Understanding the mechanisms that regulate cell type-specific transcriptional programs requires developing a lexicon of their genomic regulatory elements. We developed a lineage-selective method to map transcriptional enhancers, regulatory genomic regions that activate transcription, in mice. Since most tissue-specific enhancers are bound by the transcriptional co-activator Ep300, we used Cre-directed, lineage-specific Ep300 biotinylation and pulldown on immobilized streptavidin followed by next generation sequencing of co-precipitated DNA to indentify lineage-specific enhancers. By driving this system with lineage-specific Cre transgenes, we mapped enhancers active in embryonic endothelial cells/blood or skeletal muscle. Analysis of these enhancers identified new transcription factor heterodimer motifs that likely regulate transcription in these lineages. Furthermore, we identified candidate enhancers that regulate adult heart- or lung- specific endothelial cell specialization. Our strategy for tissue-specific protein biotinylation opens new avenues for studying lineage-specific protein-DNA and protein-protein interactions.
Mapping cell type-specific transcriptional enhancers using high affinity, lineage-specific p300 bioChIP-seqPublicly available at the NCBI Gene Expression Omnibus (accession no: GSE88789).
Transcription Factor Binding Sites by ChIP-seq from ENCODE/LICRPublicly available at the NCBI Gene Expression Omnibus (accession no: GSE36027).
ChIP-seq from heart (ENCSR646GHA)Publicly available at the NCBI Gene Expression Omnibus (accession no: GSE82850).
ChIP-seq from heart (ENCSR123MLY)Publicly available at the NCBI Gene Expression Omnibus (accession no: GSM2191196).
ChIP-seq Accurately Predicts Tissue-Specific Activity of EnhancersPublicly available at the NCBI Gene Expression Omnibus (accession no: GSE13845).
- William T Pu
- William T Pu
The funders had no role in study design, data collection and interpretation, or the decision to submit the work for publication.
Animal experimentation: Animal experiments were performed under protocols approved by the Boston Children's Hospital Animal Care and Use Committee (protocols 13-08-2460R and 13-12-2601).
- Deepak Srivastava, Gladstone Institutes, United States
© 2017, Zhou et al.
This article is distributed under the terms of the Creative Commons Attribution License permitting unrestricted use and redistribution provided that the original author and source are credited.
Mitochondria harbor an independent genome, called mitochondrial DNA (mtDNA), which contains essential metabolic genes. Although mtDNA mutations occur at high frequency, they are inherited infrequently, indicating that germline mechanisms limit their accumulation. To determine how germline mtDNA is regulated, we examined the control of mtDNA quantity and quality in C. elegans primordial germ cells (PGCs). We show that PGCs combine strategies to generate a low point in mtDNA number by segregating mitochondria into lobe-like protrusions that are cannibalized by adjacent cells, and by concurrently eliminating mitochondria through autophagy, reducing overall mtDNA content twofold. As PGCs exit quiescence and divide, mtDNAs replicate to maintain a set point of ~200 mtDNAs per germline stem cell. Whereas cannibalism and autophagy eliminate mtDNAs stochastically, we show that the kinase PTEN-induced kinase 1 (PINK1), operating independently of Parkin and autophagy, preferentially reduces the fraction of mutant mtDNAs. Thus, PGCs employ parallel mechanisms to control both the quantity and quality of the founding population of germline mtDNAs.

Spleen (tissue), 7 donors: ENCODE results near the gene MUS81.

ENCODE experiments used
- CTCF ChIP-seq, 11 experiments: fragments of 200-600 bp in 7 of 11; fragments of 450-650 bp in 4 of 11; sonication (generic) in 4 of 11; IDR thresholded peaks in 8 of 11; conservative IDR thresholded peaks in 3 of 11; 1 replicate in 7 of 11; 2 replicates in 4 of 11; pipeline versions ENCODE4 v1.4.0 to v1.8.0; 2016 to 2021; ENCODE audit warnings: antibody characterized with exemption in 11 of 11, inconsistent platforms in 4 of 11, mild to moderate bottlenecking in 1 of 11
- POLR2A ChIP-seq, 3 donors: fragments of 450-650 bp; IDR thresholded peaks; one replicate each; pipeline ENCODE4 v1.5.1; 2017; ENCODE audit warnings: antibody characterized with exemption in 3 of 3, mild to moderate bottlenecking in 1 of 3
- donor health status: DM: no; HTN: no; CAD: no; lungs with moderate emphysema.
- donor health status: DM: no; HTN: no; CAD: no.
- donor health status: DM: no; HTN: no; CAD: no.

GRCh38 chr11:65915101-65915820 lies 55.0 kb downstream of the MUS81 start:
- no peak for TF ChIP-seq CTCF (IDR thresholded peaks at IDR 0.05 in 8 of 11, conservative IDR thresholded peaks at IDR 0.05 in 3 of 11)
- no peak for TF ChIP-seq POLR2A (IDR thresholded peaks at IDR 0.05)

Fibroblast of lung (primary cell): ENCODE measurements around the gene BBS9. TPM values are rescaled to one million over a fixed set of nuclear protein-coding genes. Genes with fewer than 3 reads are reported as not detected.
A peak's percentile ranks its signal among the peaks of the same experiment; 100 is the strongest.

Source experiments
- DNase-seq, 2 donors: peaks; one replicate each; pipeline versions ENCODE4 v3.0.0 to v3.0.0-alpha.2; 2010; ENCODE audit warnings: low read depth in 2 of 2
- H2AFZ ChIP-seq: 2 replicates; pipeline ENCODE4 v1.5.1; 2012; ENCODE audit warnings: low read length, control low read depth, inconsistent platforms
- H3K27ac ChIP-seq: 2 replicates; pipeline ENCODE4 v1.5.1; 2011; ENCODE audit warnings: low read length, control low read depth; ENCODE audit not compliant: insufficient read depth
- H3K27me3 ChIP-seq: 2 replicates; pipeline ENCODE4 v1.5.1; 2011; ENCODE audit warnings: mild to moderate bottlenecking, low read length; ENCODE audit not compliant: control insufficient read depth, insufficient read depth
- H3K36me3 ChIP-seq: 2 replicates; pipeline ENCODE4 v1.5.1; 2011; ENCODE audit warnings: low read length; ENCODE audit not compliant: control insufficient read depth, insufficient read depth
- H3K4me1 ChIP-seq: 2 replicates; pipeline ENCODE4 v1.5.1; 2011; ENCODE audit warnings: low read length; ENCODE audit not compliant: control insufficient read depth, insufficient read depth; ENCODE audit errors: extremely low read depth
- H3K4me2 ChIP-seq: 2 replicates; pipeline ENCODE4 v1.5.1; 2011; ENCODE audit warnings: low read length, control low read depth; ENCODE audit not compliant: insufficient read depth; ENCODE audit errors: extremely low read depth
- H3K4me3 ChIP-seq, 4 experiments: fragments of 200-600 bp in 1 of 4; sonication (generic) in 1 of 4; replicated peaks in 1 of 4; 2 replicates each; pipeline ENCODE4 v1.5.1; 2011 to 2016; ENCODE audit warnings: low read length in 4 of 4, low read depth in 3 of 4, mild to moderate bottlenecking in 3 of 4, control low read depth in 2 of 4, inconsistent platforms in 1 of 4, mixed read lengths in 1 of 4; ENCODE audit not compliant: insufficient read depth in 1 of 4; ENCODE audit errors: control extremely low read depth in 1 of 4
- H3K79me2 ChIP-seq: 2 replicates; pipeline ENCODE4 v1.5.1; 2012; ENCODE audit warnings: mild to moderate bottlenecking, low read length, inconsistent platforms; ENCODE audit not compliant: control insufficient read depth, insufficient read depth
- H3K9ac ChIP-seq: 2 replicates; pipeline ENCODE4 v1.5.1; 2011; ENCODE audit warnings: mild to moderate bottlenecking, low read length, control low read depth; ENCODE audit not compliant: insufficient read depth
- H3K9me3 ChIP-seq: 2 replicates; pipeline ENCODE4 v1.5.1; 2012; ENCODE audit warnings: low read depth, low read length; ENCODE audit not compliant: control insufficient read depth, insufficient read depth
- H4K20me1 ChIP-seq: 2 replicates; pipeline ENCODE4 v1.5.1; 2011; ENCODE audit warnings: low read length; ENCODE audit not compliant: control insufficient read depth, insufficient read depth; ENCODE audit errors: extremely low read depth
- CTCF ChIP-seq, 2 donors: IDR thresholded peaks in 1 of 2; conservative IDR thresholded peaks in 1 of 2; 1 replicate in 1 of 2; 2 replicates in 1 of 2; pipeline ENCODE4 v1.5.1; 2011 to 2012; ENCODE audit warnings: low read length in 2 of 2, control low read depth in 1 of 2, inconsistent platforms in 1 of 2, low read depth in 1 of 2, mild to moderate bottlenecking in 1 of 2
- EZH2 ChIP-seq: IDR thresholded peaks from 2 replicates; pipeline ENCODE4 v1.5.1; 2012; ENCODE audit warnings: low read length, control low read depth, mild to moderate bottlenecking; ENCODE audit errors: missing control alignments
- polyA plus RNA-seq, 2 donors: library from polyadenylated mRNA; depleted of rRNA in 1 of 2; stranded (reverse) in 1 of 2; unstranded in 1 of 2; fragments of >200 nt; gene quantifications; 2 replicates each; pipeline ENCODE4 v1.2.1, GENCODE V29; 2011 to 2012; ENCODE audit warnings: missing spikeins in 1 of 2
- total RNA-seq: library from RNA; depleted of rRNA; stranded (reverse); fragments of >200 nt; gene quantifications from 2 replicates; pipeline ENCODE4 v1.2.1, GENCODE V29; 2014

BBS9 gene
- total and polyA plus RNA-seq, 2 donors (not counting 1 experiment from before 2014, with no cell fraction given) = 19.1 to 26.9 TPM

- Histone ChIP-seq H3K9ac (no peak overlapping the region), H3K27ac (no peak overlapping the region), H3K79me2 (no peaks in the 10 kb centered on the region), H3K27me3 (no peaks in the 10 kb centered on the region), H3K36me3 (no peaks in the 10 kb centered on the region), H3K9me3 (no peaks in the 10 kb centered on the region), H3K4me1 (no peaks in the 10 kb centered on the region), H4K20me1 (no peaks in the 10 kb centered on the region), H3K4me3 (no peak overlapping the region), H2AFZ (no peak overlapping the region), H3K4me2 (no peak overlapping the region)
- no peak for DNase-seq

Lymphatic vessels are crucial for tissue homeostasis and immune responses in vertebrates. Recent studies have demonstrated that lymphatic endothelial cells (LECs) arise from both venous sprouting (lymphangiogenesis) and de novo production from non-venous origins (lymphvasculogenesis), which is similar to blood vessel formation through angiogenesis and vasculogenesis. However, the contribution of LECs from non-venous origins to lymphatic networks is considered to be relatively small. Here, we identify the Islet1 (Isl1)-expressing cardiopharyngeal mesoderm (CPM) as a non-venous origin of craniofacial and cardiac LECs. Genetic lineage tracing with Isl1Cre/+ and Isl1CreERT2/+ mice suggested that a subset of CPM cells gives rise to LECs. These CPM-derived LECs are distinct from venous-derived LECs in terms of their developmental processes and anatomical locations. Later, they form the craniofacial and cardiac lymphatic vascular networks in collaboration with venous-derived LECs. Collectively, our results demonstrate that there are two major sources of LECs, the cardinal vein and the CPM. As the CPM is evolutionarily conserved, these findings may improve our understanding of the evolution of lymphatic vessel development across species. Most importantly, our findings may provide clues to the pathogenesis of lymphatic malformations, which most often develop in the craniofacial and mediastinal regions.